Albert Shanker's Legacy: Reply to Michael Hirsch
Norman Scott and Vera Pavone
Shanker and NCLB
THE TWO-DECADE LONG ROAD from "A Nation at Risk" to NCLB runs right through Shanker and is paved with Shankerisms: accountability, standards, high stakes tests, narrowing curriculum to what's "measurable," identifying and punishing schools (and ultimately, teachers), and charter schools as an alternative to public schools. Clinton's "Goals 2000" plan, which Shanker mostly endorsed, was a predecessor to NCLB. Kahlenberg praises Shanker's role in the process through his alliances with the business community.
Hirsch claims the AFT was opposed to NCLB when in fact, Shanker's successor, Sandra Feldman, sat on the NCLB committee and lauded many of the provisions, something the NEA did not do. Since then the AFT/UFT has consistently signed on to the standards/accountability bandwagon, giving short shrift to lower class size and other essential learning conditions.
The 1968 Strike
HIRSCH BUYS THE KAHLENBERG POSITION that the 1968 strike was about job security and due process and Shanker had no options, a fairly simplistic approach given that the UFT has always counseled teachers to transfer when under attack. Hirsch misses the irony of shutting down the entire school system due to the transfer of 11 teachers, when today the union has agreed to the transfers of hundreds of teachers out of DOE-labeled "failing" schools, teachers unable to get positions and forced to work as day-to-day subs due to the union's giveaway of seniority rights.
Podair's more nuanced analysis in The Strike That Changed New York indicates that Shanker had more of an agenda than just defending due process rights.
The 1975 Fiscal Crisis/Strike
HIRSCH BLAMES GOTBAUM instead of Shanker for the givebacks and pension bailouts. In his "Where We Stand" column (Oct. 19, 1975), Shanker contradicts Hirsch, justifying the use of $300 million in teacher retirement funds: "[T]eachers stepped forward when no one else would. They resisted the normal human instinct to slash back at those who had torn into them. The bankers interrupted their incessant prattle about civic responsibility just long enough to refuse pleas that they help bail the city out." Shanker forced the end of an effective and powerful strike, agreeing to a contract that ensured the layoff of 10,000+ teachers.
Attempt to Marginalize Us
HIRSCH PORTRAYS US as disgruntled, ineffectual leftists, tied to outdated ideological baggage.
Our thrust has always been to build an active and informed membership. UFT leaders have not always been wrong, nor do we claim the rank and file is always right. Leaders should be responsible, honest, and promote democracy: a dynamic relationship between leadership and membership that allows a variety of views to be aired.
From Shanker on, Unity Caucus has used its power to stifle critical voices challenging its positions. It attempts to deny opposition access to teacher mailboxes, despite the fact that the right was won in a grievance without any help from the union.
Using an erroneous analysis of the results of the citywide union elections, Hirsch tries to marginalize our critique and us. In the 2007 election only 21 percent of active teachers voted. The opposition ICE/TJC slate received over 22 percent of the vote of classroom teachers and 12 percent of the total vote, not the 7 percent Hirsch claims. A remarkable 47 percent of the vote cast was by retirees (out of the reach of the opposition) who voted 90 percent for Unity/Weingarten who promote themselves by using dues to fly around the United States to meet with retirees. Unity earned 14 percent (10,000) of the 70,000 classroom teachers, a drop by a third from 2004 (15,500). These results point to a significant loss of legitimacy and support for the union leadership.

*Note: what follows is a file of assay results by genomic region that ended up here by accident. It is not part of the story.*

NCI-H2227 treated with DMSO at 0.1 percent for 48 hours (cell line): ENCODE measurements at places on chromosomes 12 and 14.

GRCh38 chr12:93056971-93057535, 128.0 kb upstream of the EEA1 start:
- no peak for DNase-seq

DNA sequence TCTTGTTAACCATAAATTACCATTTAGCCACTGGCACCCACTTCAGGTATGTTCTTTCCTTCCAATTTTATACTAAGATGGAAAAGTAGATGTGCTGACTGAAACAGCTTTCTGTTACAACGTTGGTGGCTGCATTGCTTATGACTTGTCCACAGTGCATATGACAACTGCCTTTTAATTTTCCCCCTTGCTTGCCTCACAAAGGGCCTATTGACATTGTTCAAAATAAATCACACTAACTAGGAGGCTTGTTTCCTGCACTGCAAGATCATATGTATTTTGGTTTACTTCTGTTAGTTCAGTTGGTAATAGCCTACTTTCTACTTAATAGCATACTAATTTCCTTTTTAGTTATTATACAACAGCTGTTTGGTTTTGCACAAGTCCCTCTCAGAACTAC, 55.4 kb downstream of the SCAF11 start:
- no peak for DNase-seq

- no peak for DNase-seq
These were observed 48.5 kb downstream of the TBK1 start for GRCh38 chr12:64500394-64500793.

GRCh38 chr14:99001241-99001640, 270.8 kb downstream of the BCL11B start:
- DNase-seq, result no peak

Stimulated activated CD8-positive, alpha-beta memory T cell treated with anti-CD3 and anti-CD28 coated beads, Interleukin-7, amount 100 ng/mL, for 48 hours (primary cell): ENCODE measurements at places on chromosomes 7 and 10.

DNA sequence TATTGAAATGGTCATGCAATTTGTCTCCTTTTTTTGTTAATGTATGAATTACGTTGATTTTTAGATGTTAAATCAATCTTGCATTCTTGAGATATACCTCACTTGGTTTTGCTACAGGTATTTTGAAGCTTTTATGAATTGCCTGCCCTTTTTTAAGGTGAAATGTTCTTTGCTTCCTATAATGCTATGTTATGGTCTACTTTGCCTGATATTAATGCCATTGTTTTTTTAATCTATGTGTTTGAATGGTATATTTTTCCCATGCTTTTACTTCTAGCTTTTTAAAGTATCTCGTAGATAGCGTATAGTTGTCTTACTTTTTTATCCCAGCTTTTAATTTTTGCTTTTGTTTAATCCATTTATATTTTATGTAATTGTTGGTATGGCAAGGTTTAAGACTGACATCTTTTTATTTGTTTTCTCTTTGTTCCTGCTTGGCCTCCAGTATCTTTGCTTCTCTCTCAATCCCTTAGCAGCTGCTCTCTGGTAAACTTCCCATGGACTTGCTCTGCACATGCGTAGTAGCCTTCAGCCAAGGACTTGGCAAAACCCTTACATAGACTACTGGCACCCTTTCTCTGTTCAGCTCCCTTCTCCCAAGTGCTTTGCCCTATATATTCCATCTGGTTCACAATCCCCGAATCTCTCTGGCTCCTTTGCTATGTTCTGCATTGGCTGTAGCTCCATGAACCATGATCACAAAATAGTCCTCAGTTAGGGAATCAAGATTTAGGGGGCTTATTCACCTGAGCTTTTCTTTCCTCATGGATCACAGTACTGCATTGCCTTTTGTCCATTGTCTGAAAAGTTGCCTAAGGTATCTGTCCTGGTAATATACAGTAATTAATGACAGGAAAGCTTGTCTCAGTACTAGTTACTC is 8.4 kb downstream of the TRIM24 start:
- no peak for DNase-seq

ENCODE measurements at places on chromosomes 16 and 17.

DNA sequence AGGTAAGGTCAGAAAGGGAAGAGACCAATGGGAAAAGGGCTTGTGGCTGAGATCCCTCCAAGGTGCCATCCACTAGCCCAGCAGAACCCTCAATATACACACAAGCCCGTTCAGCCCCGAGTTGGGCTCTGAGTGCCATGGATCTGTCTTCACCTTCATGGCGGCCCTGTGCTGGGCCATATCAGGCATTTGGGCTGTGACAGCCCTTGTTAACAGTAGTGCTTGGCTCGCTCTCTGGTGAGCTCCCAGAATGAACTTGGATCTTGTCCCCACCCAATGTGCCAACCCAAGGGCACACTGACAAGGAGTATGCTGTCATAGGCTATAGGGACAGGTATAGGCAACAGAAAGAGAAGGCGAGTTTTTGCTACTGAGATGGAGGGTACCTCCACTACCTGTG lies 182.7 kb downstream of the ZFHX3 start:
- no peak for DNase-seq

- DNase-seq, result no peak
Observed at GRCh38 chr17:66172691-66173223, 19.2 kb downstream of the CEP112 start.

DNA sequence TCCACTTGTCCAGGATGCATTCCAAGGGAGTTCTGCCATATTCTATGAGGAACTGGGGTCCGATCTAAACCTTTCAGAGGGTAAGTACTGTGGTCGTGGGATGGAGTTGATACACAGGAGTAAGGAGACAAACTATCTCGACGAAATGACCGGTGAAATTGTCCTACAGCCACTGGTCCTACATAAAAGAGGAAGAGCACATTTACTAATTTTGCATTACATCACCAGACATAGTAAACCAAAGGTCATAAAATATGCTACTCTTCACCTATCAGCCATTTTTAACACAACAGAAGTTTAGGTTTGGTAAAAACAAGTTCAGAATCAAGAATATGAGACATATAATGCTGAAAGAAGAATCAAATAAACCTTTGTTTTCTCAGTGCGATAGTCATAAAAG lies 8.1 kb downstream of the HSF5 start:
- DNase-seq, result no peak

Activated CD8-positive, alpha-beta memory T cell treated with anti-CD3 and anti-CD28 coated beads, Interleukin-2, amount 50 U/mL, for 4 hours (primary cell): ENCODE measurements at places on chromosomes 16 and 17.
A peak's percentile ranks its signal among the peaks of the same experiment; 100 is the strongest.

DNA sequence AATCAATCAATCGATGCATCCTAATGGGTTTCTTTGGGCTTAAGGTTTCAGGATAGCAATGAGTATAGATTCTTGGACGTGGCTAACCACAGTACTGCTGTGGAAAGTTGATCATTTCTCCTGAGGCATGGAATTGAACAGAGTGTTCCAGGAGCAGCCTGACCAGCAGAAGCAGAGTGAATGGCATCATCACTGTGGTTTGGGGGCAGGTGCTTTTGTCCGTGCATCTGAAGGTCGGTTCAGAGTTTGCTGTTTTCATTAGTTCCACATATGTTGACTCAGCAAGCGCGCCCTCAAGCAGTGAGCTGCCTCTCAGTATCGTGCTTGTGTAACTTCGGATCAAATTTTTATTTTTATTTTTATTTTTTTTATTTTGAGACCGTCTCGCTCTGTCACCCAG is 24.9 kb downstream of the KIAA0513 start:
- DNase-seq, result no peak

Numerous members of the opposition serve as school delegates and Chapter leaders, despite often vicious campaigns in chapter elections, which sometimes include interference by Unity Caucus reps and collusion with principals.
As individuals and through our caucuses and organizations, we have been critical of the union leadership from Shanker through Weingarten. Hirsch knows full well the level of attention the UFT leadership pays to what we have to say, often adopting our language and pretending to support our positions, while undermining attempts to build activism that can challenge NYC DOE's attacks on public education, educators and union members.
ONE CANNOT UNDERESTIMATE Shanker's role in shaping the UFT, the AFT, and the union movement, principally through SDUSA, its front organizations, its ties to government institutions and elected and appointed government officials, and its influence among union hierarchies. This raises many questions concerning the role of leadership and the piecemeal destruction of a labor movement both in this country and abroad.
Thanks to Ira Goldfine for his help with this reply.
VERA PAVONE taught in Brownsville in the mid-1960s, later served as school secretary, retiring in 2002. She is a founding member of the Independent Community of Educators (ICE), an alternate caucus in the UFT. NORMAN SCOTT spent 35 years in the NYC school system. A former chapter leader and delegate at the UFT Delegate Assembly, he began publishing Education Notes, a newsletter for NYC teachers in 1996. He, too, is a founding member of ICE.